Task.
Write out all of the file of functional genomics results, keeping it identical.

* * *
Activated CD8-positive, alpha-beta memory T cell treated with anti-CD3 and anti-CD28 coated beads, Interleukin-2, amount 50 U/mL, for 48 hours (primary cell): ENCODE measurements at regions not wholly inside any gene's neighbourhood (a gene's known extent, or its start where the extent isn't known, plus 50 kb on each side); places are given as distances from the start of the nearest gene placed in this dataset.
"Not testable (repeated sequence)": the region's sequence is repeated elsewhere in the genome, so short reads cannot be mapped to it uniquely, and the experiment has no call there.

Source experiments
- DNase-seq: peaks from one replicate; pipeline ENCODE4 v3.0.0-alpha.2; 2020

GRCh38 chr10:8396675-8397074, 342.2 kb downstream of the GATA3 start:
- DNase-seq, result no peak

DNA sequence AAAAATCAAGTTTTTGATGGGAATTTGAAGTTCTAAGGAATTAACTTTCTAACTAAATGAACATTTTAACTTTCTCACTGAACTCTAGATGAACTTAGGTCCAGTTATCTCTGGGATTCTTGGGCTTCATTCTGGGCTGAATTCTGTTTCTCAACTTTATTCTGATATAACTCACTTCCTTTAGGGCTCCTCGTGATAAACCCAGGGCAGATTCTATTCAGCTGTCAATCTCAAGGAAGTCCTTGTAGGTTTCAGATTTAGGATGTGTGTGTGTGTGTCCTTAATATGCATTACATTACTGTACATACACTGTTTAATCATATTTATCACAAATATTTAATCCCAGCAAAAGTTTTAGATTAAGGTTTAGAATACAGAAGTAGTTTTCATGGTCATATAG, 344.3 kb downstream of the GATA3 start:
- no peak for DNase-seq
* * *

Activated CD8-positive, alpha-beta memory T cell treated with anti-CD3 and anti-CD28 coated beads, Interleukin-2, amount 50 U/mL, for 48 hours (primary cell): ENCODE measurements at regions not wholly inside any gene's neighbourhood (a gene's known extent, or its start where the extent isn't known, plus 50 kb on each side); places are given as distances from the start of the nearest gene placed in this dataset.
"Not testable (repeated sequence)": the region's sequence is repeated elsewhere in the genome, so short reads cannot be mapped to it uniquely, and the experiment has no call there.

Source experiments
- DNase-seq: peaks from one replicate; pipeline ENCODE4 v3.0.0-alpha.2; 2020

GRCh38 chr10:8396675-8397074, 342.2 kb downstream of the GATA3 start:
- DNase-seq, result no peak

DNA sequence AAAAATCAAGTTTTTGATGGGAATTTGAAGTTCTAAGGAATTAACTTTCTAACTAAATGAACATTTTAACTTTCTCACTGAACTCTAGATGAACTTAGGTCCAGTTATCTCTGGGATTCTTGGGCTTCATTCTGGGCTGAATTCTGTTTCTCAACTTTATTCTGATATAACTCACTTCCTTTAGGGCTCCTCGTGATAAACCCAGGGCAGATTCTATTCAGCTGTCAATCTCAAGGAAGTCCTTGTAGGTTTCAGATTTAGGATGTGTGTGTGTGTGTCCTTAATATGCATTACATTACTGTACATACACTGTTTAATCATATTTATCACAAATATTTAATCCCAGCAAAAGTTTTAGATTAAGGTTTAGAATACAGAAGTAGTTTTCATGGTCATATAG, 344.3 kb downstream of the GATA3 start:
- no peak for DNase-seq